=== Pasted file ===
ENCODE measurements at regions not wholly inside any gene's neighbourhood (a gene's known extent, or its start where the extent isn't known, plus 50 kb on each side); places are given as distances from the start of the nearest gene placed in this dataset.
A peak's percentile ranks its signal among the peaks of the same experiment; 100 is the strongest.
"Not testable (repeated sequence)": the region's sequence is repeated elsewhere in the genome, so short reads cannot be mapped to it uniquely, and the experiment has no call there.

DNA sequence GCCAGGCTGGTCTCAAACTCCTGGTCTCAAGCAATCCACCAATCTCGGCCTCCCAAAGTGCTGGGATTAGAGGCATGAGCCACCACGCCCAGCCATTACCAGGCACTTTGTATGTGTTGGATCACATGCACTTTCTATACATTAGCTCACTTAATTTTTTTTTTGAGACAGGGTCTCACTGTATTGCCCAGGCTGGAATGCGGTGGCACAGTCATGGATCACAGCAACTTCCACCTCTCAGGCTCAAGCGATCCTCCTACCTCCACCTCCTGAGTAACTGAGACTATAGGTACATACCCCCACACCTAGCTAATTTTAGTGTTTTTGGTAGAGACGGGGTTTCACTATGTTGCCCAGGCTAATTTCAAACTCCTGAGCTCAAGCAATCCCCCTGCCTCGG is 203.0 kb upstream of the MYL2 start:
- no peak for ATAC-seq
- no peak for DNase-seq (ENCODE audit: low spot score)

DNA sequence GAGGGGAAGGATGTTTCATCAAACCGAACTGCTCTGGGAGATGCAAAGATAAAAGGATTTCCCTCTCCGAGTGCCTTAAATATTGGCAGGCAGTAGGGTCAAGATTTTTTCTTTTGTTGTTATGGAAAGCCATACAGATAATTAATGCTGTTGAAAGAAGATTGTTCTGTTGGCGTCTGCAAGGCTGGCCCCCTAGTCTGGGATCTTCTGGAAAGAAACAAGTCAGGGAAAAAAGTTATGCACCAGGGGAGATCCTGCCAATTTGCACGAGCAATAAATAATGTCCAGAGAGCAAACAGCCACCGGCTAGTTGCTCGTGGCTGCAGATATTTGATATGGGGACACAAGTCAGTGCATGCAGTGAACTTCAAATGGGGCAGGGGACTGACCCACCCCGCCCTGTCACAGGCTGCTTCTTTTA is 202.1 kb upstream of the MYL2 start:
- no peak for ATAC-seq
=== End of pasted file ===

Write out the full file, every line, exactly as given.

ENCODE measurements at regions not wholly inside any gene's neighbourhood (a gene's known extent, or its start where the extent isn't known, plus 50 kb on each side); places are given as distances from the start of the nearest gene placed in this dataset.
A peak's percentile ranks its signal among the peaks of the same experiment; 100 is the strongest.
"Not testable (repeated sequence)": the region's sequence is repeated elsewhere in the genome, so short reads cannot be mapped to it uniquely, and the experiment has no call there.

DNA sequence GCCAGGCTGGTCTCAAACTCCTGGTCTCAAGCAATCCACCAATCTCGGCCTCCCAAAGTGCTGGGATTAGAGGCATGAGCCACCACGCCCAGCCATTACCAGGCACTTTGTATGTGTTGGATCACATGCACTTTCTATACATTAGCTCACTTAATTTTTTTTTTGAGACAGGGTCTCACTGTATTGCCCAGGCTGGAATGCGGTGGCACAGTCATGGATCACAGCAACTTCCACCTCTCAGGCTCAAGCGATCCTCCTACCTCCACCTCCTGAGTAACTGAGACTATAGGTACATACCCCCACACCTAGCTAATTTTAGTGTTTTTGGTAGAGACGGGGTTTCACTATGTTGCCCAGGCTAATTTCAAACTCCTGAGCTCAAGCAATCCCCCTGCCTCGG is 203.0 kb upstream of the MYL2 start:
- no peak for ATAC-seq
- no peak for DNase-seq (ENCODE audit: low spot score)

DNA sequence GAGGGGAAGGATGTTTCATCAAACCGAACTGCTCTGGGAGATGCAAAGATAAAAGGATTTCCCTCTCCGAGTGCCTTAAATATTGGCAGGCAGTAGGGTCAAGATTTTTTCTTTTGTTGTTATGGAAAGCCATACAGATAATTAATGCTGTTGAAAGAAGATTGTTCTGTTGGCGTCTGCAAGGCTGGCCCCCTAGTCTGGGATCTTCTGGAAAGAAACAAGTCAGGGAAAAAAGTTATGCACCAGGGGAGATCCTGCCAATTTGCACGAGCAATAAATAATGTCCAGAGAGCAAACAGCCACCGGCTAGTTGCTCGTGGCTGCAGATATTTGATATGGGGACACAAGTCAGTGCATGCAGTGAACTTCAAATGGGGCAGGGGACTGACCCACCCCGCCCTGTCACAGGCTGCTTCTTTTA is 202.1 kb upstream of the MYL2 start:
- no peak for ATAC-seq